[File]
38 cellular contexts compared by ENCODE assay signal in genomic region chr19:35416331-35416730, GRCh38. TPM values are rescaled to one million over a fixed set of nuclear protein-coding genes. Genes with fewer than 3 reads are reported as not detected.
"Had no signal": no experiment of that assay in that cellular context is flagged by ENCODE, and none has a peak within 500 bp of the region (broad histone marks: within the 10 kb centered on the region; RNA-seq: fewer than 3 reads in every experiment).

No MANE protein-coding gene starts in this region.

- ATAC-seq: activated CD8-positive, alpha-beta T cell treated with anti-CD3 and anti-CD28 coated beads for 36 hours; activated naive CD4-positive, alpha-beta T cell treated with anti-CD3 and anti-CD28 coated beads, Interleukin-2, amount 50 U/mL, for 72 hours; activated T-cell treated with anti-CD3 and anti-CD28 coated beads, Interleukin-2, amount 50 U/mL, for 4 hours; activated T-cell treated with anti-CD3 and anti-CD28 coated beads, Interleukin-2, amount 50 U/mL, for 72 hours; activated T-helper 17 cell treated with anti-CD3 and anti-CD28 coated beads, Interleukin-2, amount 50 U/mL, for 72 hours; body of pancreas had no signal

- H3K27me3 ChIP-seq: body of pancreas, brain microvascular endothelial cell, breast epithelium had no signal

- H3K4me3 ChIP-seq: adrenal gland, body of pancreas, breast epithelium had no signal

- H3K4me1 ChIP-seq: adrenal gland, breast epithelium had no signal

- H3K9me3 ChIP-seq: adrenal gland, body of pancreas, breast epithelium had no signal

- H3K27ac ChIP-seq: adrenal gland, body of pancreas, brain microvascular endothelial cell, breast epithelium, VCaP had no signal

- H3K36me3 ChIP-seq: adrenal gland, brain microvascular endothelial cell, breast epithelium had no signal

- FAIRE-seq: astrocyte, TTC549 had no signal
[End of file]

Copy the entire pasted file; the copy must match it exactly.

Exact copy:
38 cellular contexts compared by ENCODE assay signal in genomic region chr19:35416331-35416730, GRCh38. TPM values are rescaled to one million over a fixed set of nuclear protein-coding genes. Genes with fewer than 3 reads are reported as not detected.
"Had no signal": no experiment of that assay in that cellular context is flagged by ENCODE, and none has a peak within 500 bp of the region (broad histone marks: within the 10 kb centered on the region; RNA-seq: fewer than 3 reads in every experiment).

No MANE protein-coding gene starts in this region.

- ATAC-seq: activated CD8-positive, alpha-beta T cell treated with anti-CD3 and anti-CD28 coated beads for 36 hours; activated naive CD4-positive, alpha-beta T cell treated with anti-CD3 and anti-CD28 coated beads, Interleukin-2, amount 50 U/mL, for 72 hours; activated T-cell treated with anti-CD3 and anti-CD28 coated beads, Interleukin-2, amount 50 U/mL, for 4 hours; activated T-cell treated with anti-CD3 and anti-CD28 coated beads, Interleukin-2, amount 50 U/mL, for 72 hours; activated T-helper 17 cell treated with anti-CD3 and anti-CD28 coated beads, Interleukin-2, amount 50 U/mL, for 72 hours; body of pancreas had no signal

- H3K27me3 ChIP-seq: body of pancreas, brain microvascular endothelial cell, breast epithelium had no signal

- H3K4me3 ChIP-seq: adrenal gland, body of pancreas, breast epithelium had no signal

- H3K4me1 ChIP-seq: adrenal gland, breast epithelium had no signal

- H3K9me3 ChIP-seq: adrenal gland, body of pancreas, breast epithelium had no signal

- H3K27ac ChIP-seq: adrenal gland, body of pancreas, brain microvascular endothelial cell, breast epithelium, VCaP had no signal

- H3K36me3 ChIP-seq: adrenal gland, brain microvascular endothelial cell, breast epithelium had no signal

- FAIRE-seq: astrocyte, TTC549 had no signal